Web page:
Trib Reporters Say Stories Shown to Readers Before Published

Reporters at the Chicago Tribune say they believe the marketing department in recent weeks solicited subscribers’ opinions on stories before they were published, a practice they said raises ethical questions, as well as legal and competitive issues.

An e-mail signed by 55 reporters and editors, sent Wednesday to Editor Gerould Kern and Managing Editor Jane Hirt and obtained Thursday by The Associated Press, questions why the newspaper was conducting the surveys and what stories were used. They also wanted to know which readers were surveyed and whether any story had been altered as a result of reader comment.

“It is a fundamental principle of journalism that we do not give people outside the newspaper the option of deciding whether or not we should publish a story, whether they be advertisers, politicians or just regular readers,” the e-mail read. “Focus grouping as done in the past is one thing. But this appears to break the bond between reporters and editors in a fundamental way.”

The reporters and editors also said many have become uncomfortable that the marketing department appeared to be playing an undefined role in the newsroom.

No member of the news staff would comment on the issue.

“We’ll let the e-mail speak for itself,” said reporter John Chase.

Chicago Tribune editor Gerould Kern, who was to meet with the news staff Thursday afternoon, issued a statement late in the day saying the newspaper had discontinued “a brief market research project that tested reader reaction to working story ideas that have not yet been published.”

“Premature dissemination of information about stories under development compromises the reporting process,” Kern said. “Our goal is to provide people with news reports that are fair, accurate and complete. Therefore, we publish stories only when they are ready … Research is an important tool in understanding consumer needs. It provides context, and we listen to it carefully. Each day, news decisions are made by journalists.”

Rick Edmonds, a media business analyst at the Poynter Institute, a nonprofit journalism organization in St. Petersburg, Fla., said he could not say whether the Tribune survey was unique, but is not aware of such an effort elsewhere.

The closest example he could cite was a feature, now discontinued, by the Wisconsin State Journal in Madison, which allowed readers to pick a story for its front page.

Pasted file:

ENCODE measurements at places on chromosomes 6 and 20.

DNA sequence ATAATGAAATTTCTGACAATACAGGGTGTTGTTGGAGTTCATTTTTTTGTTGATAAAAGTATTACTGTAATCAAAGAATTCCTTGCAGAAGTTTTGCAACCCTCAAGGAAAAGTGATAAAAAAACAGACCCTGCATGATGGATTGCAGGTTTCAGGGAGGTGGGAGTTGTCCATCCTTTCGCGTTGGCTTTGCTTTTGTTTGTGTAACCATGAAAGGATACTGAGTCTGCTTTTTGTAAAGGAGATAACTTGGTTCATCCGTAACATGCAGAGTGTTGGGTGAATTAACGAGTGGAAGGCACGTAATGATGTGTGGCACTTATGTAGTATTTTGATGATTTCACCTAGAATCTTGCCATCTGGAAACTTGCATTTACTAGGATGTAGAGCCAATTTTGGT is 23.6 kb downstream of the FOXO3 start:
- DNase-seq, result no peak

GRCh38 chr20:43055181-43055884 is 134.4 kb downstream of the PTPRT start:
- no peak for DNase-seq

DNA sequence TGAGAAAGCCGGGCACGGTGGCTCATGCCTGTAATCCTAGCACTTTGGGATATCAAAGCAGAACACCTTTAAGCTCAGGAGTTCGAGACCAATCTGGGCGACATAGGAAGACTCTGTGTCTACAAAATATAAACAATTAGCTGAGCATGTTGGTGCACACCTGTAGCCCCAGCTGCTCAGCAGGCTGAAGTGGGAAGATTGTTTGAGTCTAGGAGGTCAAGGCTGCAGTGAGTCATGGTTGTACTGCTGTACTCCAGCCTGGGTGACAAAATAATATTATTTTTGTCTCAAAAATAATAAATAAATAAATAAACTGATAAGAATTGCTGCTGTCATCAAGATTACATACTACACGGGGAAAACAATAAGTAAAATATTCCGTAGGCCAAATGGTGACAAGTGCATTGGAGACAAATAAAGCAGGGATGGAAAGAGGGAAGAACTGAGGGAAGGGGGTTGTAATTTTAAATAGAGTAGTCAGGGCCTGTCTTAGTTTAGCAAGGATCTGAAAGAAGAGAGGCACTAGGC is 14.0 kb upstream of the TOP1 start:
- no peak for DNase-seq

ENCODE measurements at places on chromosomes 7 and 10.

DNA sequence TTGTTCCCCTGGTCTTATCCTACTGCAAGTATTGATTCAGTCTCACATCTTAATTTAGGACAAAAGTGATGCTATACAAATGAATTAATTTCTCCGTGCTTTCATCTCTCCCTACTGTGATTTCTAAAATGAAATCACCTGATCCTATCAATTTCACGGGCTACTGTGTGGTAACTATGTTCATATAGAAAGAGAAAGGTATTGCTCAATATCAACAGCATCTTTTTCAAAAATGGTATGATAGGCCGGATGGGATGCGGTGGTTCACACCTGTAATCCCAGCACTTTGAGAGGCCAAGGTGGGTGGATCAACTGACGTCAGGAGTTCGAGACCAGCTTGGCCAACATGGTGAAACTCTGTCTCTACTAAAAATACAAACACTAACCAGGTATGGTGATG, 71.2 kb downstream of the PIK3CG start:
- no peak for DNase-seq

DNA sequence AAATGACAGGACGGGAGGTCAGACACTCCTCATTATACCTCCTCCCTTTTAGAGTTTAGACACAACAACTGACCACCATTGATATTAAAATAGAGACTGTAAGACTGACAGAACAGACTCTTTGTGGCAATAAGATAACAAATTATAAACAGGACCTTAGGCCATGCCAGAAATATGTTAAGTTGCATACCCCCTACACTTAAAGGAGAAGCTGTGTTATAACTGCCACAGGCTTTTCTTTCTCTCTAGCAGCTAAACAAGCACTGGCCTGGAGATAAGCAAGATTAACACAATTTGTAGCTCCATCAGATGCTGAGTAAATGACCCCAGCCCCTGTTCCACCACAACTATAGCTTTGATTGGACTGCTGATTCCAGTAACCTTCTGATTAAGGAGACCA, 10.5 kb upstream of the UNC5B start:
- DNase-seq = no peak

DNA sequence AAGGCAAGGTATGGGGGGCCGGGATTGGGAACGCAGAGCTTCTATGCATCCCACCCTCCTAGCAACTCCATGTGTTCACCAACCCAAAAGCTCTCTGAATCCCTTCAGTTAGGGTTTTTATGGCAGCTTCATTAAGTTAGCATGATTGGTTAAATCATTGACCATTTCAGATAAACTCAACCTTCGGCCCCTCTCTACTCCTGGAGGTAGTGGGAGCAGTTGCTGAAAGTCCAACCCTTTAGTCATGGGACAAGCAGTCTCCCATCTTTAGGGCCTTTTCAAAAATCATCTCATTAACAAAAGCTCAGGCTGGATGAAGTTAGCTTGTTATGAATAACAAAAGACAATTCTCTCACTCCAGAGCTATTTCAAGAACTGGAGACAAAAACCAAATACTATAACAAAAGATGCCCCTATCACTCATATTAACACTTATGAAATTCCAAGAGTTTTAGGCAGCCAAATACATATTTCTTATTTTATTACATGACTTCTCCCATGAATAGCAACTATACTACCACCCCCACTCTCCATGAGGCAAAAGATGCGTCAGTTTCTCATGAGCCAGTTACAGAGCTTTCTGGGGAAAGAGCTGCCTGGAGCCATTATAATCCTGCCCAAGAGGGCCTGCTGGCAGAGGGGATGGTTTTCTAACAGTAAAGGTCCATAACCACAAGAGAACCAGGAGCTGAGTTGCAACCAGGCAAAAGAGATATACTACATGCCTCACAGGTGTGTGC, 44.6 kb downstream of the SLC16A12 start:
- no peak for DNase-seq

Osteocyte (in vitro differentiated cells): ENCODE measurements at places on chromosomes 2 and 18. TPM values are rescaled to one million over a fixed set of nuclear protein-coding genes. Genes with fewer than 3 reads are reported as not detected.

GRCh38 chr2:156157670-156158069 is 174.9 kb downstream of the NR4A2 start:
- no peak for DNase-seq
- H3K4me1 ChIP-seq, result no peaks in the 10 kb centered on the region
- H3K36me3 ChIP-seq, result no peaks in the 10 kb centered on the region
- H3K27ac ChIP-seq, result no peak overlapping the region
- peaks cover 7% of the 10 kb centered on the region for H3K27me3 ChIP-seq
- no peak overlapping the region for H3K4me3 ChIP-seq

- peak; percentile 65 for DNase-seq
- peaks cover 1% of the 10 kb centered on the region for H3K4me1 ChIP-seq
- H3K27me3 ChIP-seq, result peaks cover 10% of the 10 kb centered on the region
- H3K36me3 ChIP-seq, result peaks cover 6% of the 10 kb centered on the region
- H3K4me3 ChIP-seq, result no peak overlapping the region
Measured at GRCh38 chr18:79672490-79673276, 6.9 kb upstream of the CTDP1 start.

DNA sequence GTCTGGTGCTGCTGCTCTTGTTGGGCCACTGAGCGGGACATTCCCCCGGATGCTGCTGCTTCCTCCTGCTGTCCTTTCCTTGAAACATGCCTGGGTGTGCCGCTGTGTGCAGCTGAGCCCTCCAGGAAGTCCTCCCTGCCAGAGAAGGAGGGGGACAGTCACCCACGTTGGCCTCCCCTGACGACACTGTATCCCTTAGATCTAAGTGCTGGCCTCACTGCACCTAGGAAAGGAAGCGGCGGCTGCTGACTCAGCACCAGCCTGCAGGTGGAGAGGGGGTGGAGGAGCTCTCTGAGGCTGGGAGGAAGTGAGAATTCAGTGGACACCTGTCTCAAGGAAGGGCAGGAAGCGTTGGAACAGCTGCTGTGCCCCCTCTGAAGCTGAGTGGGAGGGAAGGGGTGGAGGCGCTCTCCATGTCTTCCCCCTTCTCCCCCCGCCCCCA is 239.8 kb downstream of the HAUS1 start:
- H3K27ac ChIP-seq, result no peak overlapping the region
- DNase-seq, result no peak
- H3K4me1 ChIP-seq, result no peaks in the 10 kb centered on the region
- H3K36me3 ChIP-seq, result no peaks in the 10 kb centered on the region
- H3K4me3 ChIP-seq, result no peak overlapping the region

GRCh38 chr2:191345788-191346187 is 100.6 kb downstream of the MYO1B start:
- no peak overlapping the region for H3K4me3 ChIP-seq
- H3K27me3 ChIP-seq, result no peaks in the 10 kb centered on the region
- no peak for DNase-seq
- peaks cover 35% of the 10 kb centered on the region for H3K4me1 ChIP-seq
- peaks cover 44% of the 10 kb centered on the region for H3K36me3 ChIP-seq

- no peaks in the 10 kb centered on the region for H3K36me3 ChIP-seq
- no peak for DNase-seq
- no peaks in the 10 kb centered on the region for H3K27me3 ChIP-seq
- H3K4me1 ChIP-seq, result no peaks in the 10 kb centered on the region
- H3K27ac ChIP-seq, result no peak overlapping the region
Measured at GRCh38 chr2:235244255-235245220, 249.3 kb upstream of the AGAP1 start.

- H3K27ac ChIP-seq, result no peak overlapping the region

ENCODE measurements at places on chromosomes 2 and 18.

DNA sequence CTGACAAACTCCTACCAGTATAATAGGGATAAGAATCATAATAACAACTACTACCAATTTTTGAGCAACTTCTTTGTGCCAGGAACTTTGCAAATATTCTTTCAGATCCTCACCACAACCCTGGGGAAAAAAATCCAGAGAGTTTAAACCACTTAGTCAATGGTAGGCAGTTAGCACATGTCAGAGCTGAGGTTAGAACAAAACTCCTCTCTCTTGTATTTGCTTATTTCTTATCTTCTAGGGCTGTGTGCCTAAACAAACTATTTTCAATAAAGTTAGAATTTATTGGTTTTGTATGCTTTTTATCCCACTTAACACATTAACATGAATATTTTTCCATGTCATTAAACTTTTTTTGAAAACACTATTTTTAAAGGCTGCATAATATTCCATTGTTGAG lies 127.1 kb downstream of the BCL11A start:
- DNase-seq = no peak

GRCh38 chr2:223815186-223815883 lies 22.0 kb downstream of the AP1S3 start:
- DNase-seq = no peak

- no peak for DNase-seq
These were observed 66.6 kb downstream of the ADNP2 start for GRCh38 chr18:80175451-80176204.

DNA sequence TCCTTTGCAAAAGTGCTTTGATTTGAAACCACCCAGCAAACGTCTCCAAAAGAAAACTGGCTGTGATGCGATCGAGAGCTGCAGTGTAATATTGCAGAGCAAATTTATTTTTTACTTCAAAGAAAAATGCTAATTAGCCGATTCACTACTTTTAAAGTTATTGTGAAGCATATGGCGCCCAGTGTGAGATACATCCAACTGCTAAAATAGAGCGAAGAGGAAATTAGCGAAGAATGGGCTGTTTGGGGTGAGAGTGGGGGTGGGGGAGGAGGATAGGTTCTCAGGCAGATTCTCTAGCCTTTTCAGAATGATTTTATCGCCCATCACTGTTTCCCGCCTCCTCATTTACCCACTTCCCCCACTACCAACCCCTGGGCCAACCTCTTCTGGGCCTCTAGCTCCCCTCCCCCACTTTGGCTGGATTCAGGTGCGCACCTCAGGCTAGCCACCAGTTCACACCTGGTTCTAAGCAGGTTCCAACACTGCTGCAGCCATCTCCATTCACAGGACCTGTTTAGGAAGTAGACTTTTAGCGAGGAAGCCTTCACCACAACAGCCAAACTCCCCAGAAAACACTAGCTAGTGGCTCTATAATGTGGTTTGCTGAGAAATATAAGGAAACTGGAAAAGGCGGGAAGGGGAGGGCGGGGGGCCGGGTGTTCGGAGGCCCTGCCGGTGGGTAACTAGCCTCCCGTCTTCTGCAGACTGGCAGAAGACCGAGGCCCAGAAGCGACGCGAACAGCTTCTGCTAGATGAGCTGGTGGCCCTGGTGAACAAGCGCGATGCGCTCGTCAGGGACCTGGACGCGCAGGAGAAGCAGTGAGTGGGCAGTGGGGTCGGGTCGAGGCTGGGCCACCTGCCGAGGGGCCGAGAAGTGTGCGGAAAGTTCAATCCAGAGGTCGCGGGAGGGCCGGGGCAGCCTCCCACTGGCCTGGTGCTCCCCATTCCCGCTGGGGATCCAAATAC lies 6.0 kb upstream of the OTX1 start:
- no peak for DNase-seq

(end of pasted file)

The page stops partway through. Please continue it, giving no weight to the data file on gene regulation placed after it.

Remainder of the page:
“Now more than ever we have people saying we have to be sensitive to what our readers want,” Edmunds said. “It seems a little odd to be putting it to a vote before the fact. It could end up with story mix more Brittany Spears that what is going on in City Hall.”

If true, the Tribune survey is only the latest practice by a Tribune Co. newspaper to raise the eyebrows of journalism professionals.

Earlier in April, The Los Angeles Times ran an advertisement resembling a news story on its front page. The ad, for the NBC program “Southland,” was labeled as an advertisement at the top, but was in a vertical column previously reserved for news. The text was next to a banner ad for the show at the bottom of the page.

A statement by the newspaper afterward indicated it was testing new approaches to the delivery of news, including new marketing opportunities for its advertisers. News industry analyst Ken Doctor of Outsell Inc. called the ad a “loony idea” that blurred the line on what readers can trust in the newspaper.

The controversy in the Tribune newsroom comes after 53 jobs were cut last week as part of a newsroom reorganization designed to help the company weather an economic downturn. The company had previously been forced to seek Chapter 11 protection from creditors. With the cuts, the newspaper has a newsroom staff of about 430.

In addition to the Chicago Tribune and the Los Angeles Times, Chicago-based Tribune Co. owns The (Baltimore) Sun and other dailies, as well as 23 television stations and the Chicago Cubs baseball team.

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